AIRCC PUBLISHING CORPORATION
SYSTEM END-USER ACTIONS AS A THREAT
TO INFORMATION SYSTEM SECURITY
Paulus Kautwima, Titus Haiduwa, Kundai Sai,
Valerianus Hashiyana and Nalina Suresh
Department of Computing, Mathematical and Statistical Sciences,
University of Namibia, Windhoek, Namibia
As universities migrate online due to the advent of Covid-19, there is a need for enhanced security in information systems in the institution of higher learning. Many opted to invest in technological approaches to mitigate cybersecurity threats; however, the most common types of cybersecurity breaches happen due to the human factor, well known as end-user error or actions. Thus, this study aimed to identify and explore possible end-user errors in academia and the resulting vulnerabilities and threats that could affect the integrity of the university’s information system. The study further presented state-of-the-art humanoriented security threats countermeasures to compliment universities’ cybersecurity plans. Countermeasures include well-tailored ICT policies, incident response procedures, and education to protect themselves from security events (disruption, distortion, and exploitation). Adopted is a mixedmethod research approach with a qualitative research design to guide the study. An open-ended questionn ire and semi-structured interviews were used as data collection tools. Findings showed that system end-user errors remain the biggest security threat to information systems security in institutions of higher learning. Indeed errors make information systems vulnerable to certain cybersecurity attacks and, when exploited, put legitimate users, institutional network, and its computers at risk of contracting viruses, worms, Trojan, and expose it to spam, phishing, e-mail fraud, and other modern security attacks such as DDoS, session hijacking, replay attack and many more. Understanding that technology has failed to fully protect systems, specific recommendations are provided for the institution of higher education to consider improving employee actions and minimizing security incidents in their eLearning platforms, post Covid-19.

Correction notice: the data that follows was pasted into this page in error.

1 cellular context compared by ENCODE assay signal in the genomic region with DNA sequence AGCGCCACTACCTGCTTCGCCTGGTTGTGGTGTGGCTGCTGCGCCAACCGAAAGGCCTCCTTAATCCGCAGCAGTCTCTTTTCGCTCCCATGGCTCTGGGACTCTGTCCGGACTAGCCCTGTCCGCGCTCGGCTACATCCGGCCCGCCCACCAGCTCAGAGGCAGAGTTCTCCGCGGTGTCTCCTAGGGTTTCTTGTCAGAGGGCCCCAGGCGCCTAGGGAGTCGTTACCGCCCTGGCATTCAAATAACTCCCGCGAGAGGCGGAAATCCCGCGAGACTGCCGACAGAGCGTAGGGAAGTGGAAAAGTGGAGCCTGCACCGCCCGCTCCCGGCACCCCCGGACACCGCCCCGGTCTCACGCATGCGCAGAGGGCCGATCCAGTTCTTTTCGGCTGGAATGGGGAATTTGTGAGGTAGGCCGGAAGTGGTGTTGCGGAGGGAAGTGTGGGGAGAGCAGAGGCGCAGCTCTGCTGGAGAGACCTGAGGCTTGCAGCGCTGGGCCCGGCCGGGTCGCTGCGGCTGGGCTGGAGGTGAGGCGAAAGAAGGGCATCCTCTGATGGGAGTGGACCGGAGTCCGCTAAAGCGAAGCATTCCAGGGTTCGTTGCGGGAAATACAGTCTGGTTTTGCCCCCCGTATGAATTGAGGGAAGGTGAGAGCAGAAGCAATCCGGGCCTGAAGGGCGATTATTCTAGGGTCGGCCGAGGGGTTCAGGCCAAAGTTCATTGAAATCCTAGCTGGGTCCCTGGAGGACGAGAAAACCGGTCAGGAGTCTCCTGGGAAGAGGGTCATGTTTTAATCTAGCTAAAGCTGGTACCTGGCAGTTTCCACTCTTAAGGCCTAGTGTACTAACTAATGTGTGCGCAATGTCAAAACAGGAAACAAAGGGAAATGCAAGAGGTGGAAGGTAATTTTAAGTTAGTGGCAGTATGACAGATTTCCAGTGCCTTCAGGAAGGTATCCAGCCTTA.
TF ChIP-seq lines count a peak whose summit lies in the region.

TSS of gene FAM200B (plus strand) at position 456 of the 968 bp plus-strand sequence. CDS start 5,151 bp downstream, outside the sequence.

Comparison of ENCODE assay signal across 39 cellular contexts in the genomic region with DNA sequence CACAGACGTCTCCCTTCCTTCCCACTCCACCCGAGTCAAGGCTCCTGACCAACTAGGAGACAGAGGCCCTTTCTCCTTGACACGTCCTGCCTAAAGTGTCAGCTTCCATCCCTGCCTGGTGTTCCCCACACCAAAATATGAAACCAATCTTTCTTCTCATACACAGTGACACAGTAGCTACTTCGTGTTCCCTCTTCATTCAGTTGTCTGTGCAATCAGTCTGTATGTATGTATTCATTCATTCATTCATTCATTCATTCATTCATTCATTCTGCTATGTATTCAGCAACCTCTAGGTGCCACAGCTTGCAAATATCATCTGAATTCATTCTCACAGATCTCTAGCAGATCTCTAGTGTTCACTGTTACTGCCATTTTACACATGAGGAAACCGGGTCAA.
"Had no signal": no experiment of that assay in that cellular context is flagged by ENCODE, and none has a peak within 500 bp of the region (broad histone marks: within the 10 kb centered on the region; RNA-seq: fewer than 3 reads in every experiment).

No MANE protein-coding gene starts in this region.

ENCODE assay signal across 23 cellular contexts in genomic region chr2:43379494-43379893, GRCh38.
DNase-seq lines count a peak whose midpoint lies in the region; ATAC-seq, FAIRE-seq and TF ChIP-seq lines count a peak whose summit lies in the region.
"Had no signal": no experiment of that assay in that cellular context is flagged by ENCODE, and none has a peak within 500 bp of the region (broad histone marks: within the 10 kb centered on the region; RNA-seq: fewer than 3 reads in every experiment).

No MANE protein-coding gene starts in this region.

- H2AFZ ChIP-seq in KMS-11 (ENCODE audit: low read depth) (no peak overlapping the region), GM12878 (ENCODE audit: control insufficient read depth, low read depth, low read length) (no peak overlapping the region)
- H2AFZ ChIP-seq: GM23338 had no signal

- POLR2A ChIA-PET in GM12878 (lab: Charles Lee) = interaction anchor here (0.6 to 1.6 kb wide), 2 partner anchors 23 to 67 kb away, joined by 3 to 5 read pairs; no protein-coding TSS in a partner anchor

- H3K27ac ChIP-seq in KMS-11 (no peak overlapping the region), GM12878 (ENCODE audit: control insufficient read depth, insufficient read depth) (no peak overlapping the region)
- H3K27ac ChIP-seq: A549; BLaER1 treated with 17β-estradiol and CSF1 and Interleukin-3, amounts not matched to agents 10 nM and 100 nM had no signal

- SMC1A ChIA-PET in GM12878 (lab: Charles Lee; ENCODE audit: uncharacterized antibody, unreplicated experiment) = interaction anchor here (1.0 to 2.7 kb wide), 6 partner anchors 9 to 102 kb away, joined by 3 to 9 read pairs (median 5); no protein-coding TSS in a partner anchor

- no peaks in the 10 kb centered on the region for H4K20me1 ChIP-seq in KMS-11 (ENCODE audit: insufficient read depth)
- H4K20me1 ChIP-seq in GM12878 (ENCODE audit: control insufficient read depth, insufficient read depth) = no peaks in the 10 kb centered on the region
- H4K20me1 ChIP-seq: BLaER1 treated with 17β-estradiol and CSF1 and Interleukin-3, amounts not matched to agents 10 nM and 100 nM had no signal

Information Systems, Security Threats, End-user errors, Human Factors, DDoS, Virus, Worms, Trojan.
The University of Namibia is one of the largest and leading national institutions of higher learning in Namibia. In carrying out this mandate, to provide higher quality education, it embraces technology. The university uses digital means that led to the collection of data and information gathered from its stakeholders, be it staff members, students, or education partners.The amount of data and information collected therein is a very important resource to the university; hence, safeguarding and protecting it against illegal access is crucial . The university’s information systems here refers to e-mail systems, integrated tertiary system (SelfHelp enabler), staff computers, and corporate network. The university’s responsible division, Computer Centre, needs to ensure full implementation of the three information security requirements: confidentiality, integrity, and availability of the information, also known as the CIA triad. The CIA Triad assures users that information is correct, timely, reliable, and free from modifications, destruction, unauthorized access, misuse, and disclosure , .
Ensuring data protection is not a one-size-fits-all approach. This difficulty could be attributed to the fact that there is a myriad of end-user errors. Human actions can’t be hindered. For example is hard to ignore using free public Wi-Fi, clicking on an attractive Add or popup, or losing a device. In addition to technology (AI or IoT) can regulate human thinking. Also, most human errors are overlooked in security policies. Knowing it all, end users pose a potential risk to any organization. End-user errors refer to possible actions by logged-in users. Such errors or acts could occur as a deliberate act, accidentally or as a result of negligence, or simply a mistake without intent to cause harm or malicious purpose by an authorized user of an institution. End users’ errors also known as human errors are infinite. It may include but are not limited to using the same credentials on different accounts, not logging out of the system, sharing the password with colleagues, clicking links from an unknown sender, wak password, lack of experience in technology use, and improper training and lack of strong ICT security policy and practices for computer security. System end-user errors lead to vulnerabilities and create roo for attackers to penetrate the information system and access sensitive information. Hence, information security governance in education needs attention, and if ignored, consequences of employee actions may lead to catastrophic cybersecurity incidents such as phishing email, social engineering, ransomware attacks, and many more.